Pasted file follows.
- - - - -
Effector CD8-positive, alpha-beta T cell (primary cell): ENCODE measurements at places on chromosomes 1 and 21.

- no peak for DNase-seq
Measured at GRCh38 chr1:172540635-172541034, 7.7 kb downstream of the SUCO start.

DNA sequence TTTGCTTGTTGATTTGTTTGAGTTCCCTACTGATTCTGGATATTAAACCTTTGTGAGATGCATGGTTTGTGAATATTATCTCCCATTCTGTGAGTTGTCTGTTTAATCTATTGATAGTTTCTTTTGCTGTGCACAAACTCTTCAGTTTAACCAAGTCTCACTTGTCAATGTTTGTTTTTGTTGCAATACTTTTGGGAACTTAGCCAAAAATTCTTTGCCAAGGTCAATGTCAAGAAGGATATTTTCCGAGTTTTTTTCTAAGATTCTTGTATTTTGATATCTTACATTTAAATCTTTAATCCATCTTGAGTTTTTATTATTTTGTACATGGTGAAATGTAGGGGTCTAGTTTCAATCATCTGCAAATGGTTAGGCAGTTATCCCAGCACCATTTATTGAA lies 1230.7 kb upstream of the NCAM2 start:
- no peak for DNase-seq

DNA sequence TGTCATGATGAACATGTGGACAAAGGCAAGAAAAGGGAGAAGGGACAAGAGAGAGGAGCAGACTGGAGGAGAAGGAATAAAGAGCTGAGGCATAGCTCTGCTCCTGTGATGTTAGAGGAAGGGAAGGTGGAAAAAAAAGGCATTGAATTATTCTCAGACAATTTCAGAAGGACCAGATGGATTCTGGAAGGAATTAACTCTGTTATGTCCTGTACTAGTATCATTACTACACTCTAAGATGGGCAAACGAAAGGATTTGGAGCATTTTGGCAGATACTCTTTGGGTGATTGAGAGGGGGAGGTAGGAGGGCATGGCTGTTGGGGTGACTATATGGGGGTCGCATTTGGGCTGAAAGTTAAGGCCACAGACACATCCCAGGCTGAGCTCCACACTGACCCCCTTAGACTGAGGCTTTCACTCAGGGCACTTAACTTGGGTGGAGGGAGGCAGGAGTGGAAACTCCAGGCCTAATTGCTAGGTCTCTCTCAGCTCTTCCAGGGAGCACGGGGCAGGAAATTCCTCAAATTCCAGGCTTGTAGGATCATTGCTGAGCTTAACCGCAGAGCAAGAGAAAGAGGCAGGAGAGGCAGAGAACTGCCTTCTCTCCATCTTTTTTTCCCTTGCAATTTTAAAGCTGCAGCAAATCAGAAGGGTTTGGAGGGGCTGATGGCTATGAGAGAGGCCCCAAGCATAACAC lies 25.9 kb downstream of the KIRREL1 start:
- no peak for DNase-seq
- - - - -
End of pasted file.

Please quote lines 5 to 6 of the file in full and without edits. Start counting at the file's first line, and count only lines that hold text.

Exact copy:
- no peak for DNase-seq

DNA sequence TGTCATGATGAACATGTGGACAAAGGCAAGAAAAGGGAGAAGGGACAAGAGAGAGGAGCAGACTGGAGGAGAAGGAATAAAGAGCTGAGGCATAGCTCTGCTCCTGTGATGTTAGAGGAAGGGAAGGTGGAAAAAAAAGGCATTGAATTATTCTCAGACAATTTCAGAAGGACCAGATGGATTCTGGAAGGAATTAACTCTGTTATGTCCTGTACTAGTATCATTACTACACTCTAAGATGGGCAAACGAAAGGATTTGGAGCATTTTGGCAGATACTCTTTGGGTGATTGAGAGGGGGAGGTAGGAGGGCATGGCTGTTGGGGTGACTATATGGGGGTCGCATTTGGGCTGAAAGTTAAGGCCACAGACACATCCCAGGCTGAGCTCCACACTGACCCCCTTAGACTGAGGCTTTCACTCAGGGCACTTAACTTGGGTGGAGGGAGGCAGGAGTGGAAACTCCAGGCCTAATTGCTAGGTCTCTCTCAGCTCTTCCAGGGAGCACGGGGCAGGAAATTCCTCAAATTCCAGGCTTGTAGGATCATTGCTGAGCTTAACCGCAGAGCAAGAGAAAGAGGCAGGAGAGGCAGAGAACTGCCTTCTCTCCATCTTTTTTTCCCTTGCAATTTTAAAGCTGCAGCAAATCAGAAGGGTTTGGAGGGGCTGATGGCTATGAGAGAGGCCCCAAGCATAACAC lies 25.9 kb downstream of the KIRREL1 start: